Not all injuries end with a prosecution
13 Dec 2019
An Enforceable Undertaking is one way to avoid a WorkSafe prosecution after a work accident, but it isn’t an easy option.
While a firm can avoid prosecution by opting for an EU, there is plenty of work to do. It must support the worker, fix safety issues in its own operations and promote safety to the industry.
A recent example of how it works is Woods Glass, which has just gone through an EU that took two years.
The company says it was hard work, but it was worth it.
The initial incident was an injury to one of its factory workers in Auckland in 2017. He was working on a Lisec laminated glass cutting machine when the machine jammed. He went it to clear it, standing on a piece of the machinery, but when the jam was cleared the machine automatically restarted and crushed his leg, causing a compound dislocation of his ankle. He had two operations, was in hospital for two weeks and had 15 weeks of rehab.
Woods Glass asked for an Enforceable Undertaking as a way of fixing safety issues at the firm. But before applying for it the company talked it over with the injured worker. They supported the idea and made his own suggestions for improving health and safety at the firm.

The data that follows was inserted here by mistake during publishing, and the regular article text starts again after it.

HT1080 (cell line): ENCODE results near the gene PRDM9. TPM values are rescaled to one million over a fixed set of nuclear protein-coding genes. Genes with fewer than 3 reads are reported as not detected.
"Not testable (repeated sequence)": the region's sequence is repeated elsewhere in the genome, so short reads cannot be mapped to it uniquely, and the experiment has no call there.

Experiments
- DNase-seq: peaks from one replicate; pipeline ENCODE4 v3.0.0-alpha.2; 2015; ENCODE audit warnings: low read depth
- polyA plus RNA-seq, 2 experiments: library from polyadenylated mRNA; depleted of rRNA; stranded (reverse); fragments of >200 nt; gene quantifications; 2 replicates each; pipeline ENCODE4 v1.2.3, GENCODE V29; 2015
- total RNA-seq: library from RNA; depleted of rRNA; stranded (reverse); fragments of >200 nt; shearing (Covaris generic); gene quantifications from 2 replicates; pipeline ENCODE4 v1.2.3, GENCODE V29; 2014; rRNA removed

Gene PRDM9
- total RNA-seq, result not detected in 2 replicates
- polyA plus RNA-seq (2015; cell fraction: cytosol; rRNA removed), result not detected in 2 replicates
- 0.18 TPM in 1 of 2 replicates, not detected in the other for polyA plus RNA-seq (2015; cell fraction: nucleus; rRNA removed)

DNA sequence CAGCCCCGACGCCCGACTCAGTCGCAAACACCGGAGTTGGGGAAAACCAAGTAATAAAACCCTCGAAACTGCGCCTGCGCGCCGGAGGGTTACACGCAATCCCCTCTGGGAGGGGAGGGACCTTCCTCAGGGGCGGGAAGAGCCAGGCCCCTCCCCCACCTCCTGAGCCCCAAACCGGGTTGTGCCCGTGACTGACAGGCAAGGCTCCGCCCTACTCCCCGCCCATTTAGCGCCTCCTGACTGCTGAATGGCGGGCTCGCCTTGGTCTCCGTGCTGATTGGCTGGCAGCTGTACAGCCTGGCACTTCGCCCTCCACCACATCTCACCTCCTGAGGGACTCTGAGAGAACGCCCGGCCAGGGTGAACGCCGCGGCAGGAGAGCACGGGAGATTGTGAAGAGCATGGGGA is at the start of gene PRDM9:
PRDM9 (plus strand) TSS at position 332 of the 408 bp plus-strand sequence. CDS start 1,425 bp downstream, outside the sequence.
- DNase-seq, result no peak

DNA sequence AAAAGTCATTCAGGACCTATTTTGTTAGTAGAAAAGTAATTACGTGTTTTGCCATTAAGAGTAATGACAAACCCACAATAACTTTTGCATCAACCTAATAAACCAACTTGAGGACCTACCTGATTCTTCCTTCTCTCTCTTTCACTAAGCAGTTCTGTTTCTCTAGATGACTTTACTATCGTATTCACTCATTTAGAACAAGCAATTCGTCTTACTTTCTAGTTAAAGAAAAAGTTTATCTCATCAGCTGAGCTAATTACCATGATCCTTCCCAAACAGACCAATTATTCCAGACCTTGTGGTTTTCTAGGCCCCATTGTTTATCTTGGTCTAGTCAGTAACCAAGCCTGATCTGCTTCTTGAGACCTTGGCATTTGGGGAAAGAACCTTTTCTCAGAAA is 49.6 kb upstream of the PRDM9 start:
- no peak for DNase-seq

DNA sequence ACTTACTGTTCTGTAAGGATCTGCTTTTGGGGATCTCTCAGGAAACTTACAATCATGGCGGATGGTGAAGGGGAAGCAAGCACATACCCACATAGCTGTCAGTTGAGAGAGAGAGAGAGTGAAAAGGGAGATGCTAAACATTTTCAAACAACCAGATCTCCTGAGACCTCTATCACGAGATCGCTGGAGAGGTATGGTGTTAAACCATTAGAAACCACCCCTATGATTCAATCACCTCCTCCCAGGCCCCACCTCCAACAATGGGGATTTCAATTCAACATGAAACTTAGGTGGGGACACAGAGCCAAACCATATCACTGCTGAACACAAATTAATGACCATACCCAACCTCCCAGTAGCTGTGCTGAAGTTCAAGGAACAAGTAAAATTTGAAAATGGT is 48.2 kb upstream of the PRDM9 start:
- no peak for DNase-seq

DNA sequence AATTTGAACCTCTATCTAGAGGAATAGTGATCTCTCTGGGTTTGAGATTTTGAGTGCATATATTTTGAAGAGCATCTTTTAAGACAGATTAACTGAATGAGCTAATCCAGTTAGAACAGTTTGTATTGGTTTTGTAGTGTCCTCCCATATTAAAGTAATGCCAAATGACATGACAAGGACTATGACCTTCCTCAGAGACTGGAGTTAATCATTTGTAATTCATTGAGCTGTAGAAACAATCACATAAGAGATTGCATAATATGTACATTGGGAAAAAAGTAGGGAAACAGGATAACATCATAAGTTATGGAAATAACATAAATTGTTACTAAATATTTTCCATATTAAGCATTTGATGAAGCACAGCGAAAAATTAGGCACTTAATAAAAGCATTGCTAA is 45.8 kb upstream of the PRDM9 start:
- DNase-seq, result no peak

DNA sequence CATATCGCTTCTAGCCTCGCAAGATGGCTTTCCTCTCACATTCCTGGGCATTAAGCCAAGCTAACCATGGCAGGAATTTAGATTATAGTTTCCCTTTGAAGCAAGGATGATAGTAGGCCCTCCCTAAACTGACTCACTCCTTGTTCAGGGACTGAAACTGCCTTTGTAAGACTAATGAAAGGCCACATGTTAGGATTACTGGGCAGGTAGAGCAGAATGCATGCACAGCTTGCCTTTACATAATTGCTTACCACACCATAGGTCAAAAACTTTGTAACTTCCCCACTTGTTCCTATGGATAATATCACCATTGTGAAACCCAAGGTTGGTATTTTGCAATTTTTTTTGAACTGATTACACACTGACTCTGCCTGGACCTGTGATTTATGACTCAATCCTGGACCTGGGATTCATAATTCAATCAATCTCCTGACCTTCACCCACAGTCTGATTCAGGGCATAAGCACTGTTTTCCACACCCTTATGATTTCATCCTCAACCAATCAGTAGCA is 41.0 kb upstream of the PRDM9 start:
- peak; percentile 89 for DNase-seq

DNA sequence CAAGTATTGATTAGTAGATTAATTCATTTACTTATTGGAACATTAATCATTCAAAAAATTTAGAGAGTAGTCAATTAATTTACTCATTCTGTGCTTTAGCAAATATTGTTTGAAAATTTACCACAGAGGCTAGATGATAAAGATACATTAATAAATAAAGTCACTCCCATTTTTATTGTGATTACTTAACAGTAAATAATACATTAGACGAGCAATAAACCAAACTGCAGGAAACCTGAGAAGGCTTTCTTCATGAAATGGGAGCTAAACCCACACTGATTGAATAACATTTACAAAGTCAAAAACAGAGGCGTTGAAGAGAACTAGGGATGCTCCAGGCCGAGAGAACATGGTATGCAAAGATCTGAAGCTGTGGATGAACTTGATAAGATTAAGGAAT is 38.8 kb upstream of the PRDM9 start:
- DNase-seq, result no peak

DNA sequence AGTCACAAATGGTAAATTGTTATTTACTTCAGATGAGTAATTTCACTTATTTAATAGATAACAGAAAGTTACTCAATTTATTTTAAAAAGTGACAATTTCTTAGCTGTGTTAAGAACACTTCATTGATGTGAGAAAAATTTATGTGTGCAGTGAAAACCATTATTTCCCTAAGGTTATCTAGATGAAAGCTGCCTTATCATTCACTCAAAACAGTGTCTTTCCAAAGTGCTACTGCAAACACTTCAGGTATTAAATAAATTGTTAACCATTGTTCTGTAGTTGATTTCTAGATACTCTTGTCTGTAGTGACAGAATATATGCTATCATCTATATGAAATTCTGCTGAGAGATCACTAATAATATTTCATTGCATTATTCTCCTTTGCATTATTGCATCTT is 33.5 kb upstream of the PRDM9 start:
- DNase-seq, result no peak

Not all injury accidents qualify for an EU and a company must apply for one, WorkSafe will not offer it. And it is not an option if there has been reckless action that exposed a worker to the risk of death or serious injury or illness.
Woods Glass’s operations manager Tim Reilly says the whole process was hard work, but it was rewarding.
“Going through the EU was a huge investment for our company,” Mr Reilly said.
“A huge amount of work went into seeing this process through. As a medium sized business the work has been onerous and at times really tough – but it has been invaluable.
“Two years on from the incident we are different. Our workers speak up when they see unsafe behaviour. We have seen a change in health and safety culture ripple through the business and we hope this benefits the wider industry.”
As well as looking after the welfare of their worker, Woods Glass hosted workshops for Lisex cutting machine operators, ran presentations and training sessions and offered a trade scholarship at a technical institute. It also modified its migrant worker induction programme to make it easier to understand and will provide interpretation services for its workers.
There is more on Enforceable Undertakings here.